View Single Post
Old 12-28-2009, 07:15 AM   #26
MM
Join Date: Jan 2005
Posts: 1,996
United_States
Offline
Re: Fact or Fiction (of Morihei Ueshiba's Life)

The very nature of training "aiki" is hard, repetitive, challenging, and I think requires single-minded dedication. Not everyone will ever want to put in the work. Not everyone will take it as far as they can. But, by many accounts, Ueshiba seems to have done all that.

That dedication requires a certain character trait. It's that character trait in Ueshiba that I think drove him to Deguchi. I'd guess that there were Shinto priests around Japan that Ueshiba could have gone to and learned from. Had Ueshiba truly wanted to delve into being a Shinto priest, I doubt that much would have stopped him. So, I'd guess that there was something in Deguchi that appealed to Ueshiba.

I'm going to quote a post in another thread
Quote:
Don J. Modesto wrote: View Post
3) Omoto as Shinto.
Shinto underwent a decided mongrelization coming into Meiji, ironic as Tokugawa just before it was a period of intended purification of "foreign elements" (Buddhism). Trembling at the impending threat of colonization by Europeans, foretold by Perry's hubristic gallivanting into Uraga Bay, the Japanese wanted unity to repel the foe and used Shinto as a means to this end. Having tried to destroy Buddhism (many Buddhist monks simply shed their monastic robes and put on priest's clothes), the authorities demanded that religious expression fall within the purview of State Shinto, ie, join a shrine system or disband. Deguchi had actually gone to Shinto school (for 2 years, IIRC) and so qualified. But his actual practice was more in line with shamanism than the ritual of Shinto, and could be considered Shinto mainly through political posturing.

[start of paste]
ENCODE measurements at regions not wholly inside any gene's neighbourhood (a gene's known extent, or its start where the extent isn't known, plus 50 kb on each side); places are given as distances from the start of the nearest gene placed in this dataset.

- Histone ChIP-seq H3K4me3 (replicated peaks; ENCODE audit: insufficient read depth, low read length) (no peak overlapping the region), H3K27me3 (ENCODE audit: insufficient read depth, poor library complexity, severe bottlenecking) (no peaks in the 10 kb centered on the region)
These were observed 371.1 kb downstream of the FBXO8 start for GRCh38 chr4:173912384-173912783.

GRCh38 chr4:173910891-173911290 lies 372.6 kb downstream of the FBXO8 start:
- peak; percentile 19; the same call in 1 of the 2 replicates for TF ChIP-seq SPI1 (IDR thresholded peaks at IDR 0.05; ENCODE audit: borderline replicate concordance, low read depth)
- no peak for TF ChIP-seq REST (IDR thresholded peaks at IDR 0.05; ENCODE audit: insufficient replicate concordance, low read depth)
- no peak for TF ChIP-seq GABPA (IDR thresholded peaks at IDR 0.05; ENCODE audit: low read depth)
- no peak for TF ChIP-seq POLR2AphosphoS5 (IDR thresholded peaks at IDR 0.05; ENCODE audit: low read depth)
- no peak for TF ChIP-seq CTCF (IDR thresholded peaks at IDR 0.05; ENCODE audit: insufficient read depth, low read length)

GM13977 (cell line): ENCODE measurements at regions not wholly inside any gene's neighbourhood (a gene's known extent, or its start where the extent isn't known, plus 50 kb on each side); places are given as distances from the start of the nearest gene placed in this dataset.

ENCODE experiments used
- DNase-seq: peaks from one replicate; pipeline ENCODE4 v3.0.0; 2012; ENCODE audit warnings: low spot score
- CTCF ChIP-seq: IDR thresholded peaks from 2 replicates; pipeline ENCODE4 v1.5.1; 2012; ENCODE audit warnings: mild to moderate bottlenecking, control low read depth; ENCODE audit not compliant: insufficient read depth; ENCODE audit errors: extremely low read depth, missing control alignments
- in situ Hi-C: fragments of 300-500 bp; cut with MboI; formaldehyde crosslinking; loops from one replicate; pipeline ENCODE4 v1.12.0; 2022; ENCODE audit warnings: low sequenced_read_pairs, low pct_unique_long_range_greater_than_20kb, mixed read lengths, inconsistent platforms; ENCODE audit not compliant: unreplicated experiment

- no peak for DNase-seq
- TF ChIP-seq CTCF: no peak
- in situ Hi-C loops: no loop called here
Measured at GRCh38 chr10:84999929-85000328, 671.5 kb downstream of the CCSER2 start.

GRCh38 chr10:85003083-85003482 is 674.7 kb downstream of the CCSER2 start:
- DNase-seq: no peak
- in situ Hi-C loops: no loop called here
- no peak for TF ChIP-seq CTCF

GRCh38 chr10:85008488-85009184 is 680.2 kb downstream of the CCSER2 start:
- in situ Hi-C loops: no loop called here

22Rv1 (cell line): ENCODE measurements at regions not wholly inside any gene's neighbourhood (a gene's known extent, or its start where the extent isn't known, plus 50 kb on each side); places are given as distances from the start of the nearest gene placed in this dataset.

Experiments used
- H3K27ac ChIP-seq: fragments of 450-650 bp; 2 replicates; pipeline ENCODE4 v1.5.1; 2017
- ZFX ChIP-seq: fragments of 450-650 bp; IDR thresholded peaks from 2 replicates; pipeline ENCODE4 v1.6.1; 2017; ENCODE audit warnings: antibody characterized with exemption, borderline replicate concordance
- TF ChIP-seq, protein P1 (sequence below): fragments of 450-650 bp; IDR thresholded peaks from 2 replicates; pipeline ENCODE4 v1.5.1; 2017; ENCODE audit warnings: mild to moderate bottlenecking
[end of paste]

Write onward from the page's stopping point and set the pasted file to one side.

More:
A post to archive on the subject, is Wm Bodiford's at: http://www.e-budo.com/forum/showpost...9&postcount=18
Don Modesto makes a comparison to what Deguchi was doing to shamanism. From light research, I'd guess Omoto was definitely different than most Shinto practices.

Something in those two differences (Deguchi himself and the Omoto), either individual or together, caught Ueshiba's eye. If I had to guess, I'd say it was Deguchi himself and not the overall Omoto.

Here's the leap ... we've all heard about people who have had experiences that are outside the range of "normal". From people who say they were saved by their guardian angel to those who see ghosts. What if Ueshiba had those experiences when younger? Or had a few of them throughout his life? What if he heard that Deguchi had similar experiences? I think Ueshiba would have studied with Deguchi with as much fervor as he had with Takeda.

Maybe in Ueshiba, you had a man who was guided by the kami from early on. Maybe he wished for things and was granted them. Or perhaps he really was guided by some unseen force and he knew it. Is it a stretch to imagine Ueshiba having a few "weird" experiences and wanting to have more, finding Deguchi to have had similar ones (or perhaps not, maybe Deguchi was just stringing him along ... who knows. Deguchi himself was abnormal), and then learning Omoto to try to activate those experiences rather than wait for them to happen again.

We do know that Ueshiba was drawn by two very different worlds: martial and spiritual. He dedicated a large portion of his life to both. When he found what he was looking for, he threw himself into it with dedication.

He seems to have found what he was looking for in Takeda and Deguchi. And with the nature of aiki, Ueshiba found (pun intended) a system for merging the two.

I find it hard to believe that he was a religious nutcase. I find it more likely that he had at least one significant spiritual experience that most would find hard to believe, that the experience changed his views on the world, and that he searched for the method or reason behind that unique spiritual experience.

Just as he found his martial teacher, so he found his spiritual one. Some people, I think, would personally understand just how that happened.

But fact or fiction? Spiritual experiences are a step beyond the martial. At least in the martial world, IHTBF is a rule. It only takes a few moments training with someone who has real "aiki" to understand the defining differences in martial skills. With the spiritual, IHTBF is useless. So what if you're training with someone who's saying they're an avatar of the kami. They either have aiki or they don't in the world of IHTBF. In the spiritual, IHTBE rules supreme. It Has To Be Experienced. It's why I mostly stay away from the spiritual side of Ueshiba and Aikido. Unless you have those defining spiritual experiences ... there's no understanding.
  Reply With Quote